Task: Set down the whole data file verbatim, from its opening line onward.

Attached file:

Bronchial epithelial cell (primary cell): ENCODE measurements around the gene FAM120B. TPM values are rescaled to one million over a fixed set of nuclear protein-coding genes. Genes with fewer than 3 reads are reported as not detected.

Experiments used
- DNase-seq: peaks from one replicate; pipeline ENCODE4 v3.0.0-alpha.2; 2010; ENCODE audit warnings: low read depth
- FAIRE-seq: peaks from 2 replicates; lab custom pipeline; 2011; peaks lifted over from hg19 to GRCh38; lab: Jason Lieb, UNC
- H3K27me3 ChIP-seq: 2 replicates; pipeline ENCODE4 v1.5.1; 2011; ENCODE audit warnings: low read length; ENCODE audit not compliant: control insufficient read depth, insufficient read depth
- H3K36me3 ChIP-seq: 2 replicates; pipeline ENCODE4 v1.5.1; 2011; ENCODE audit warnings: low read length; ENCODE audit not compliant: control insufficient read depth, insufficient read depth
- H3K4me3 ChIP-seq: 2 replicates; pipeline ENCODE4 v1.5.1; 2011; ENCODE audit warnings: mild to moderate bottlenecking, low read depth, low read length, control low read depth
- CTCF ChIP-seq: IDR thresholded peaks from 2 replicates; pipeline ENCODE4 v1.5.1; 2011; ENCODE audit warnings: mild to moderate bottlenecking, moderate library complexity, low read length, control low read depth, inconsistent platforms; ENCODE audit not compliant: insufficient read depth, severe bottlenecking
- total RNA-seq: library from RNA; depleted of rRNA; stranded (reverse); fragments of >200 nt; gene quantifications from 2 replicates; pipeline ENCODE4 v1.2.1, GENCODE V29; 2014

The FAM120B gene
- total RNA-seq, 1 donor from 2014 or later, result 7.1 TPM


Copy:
Bronchial epithelial cell (primary cell): ENCODE measurements around the gene FAM120B. TPM values are rescaled to one million over a fixed set of nuclear protein-coding genes. Genes with fewer than 3 reads are reported as not detected.

Experiments used
- DNase-seq: peaks from one replicate; pipeline ENCODE4 v3.0.0-alpha.2; 2010; ENCODE audit warnings: low read depth
- FAIRE-seq: peaks from 2 replicates; lab custom pipeline; 2011; peaks lifted over from hg19 to GRCh38; lab: Jason Lieb, UNC
- H3K27me3 ChIP-seq: 2 replicates; pipeline ENCODE4 v1.5.1; 2011; ENCODE audit warnings: low read length; ENCODE audit not compliant: control insufficient read depth, insufficient read depth
- H3K36me3 ChIP-seq: 2 replicates; pipeline ENCODE4 v1.5.1; 2011; ENCODE audit warnings: low read length; ENCODE audit not compliant: control insufficient read depth, insufficient read depth
- H3K4me3 ChIP-seq: 2 replicates; pipeline ENCODE4 v1.5.1; 2011; ENCODE audit warnings: mild to moderate bottlenecking, low read depth, low read length, control low read depth
- CTCF ChIP-seq: IDR thresholded peaks from 2 replicates; pipeline ENCODE4 v1.5.1; 2011; ENCODE audit warnings: mild to moderate bottlenecking, moderate library complexity, low read length, control low read depth, inconsistent platforms; ENCODE audit not compliant: insufficient read depth, severe bottlenecking
- total RNA-seq: library from RNA; depleted of rRNA; stranded (reverse); fragments of >200 nt; gene quantifications from 2 replicates; pipeline ENCODE4 v1.2.1, GENCODE V29; 2014

The FAM120B gene
- total RNA-seq, 1 donor from 2014 or later, result 7.1 TPM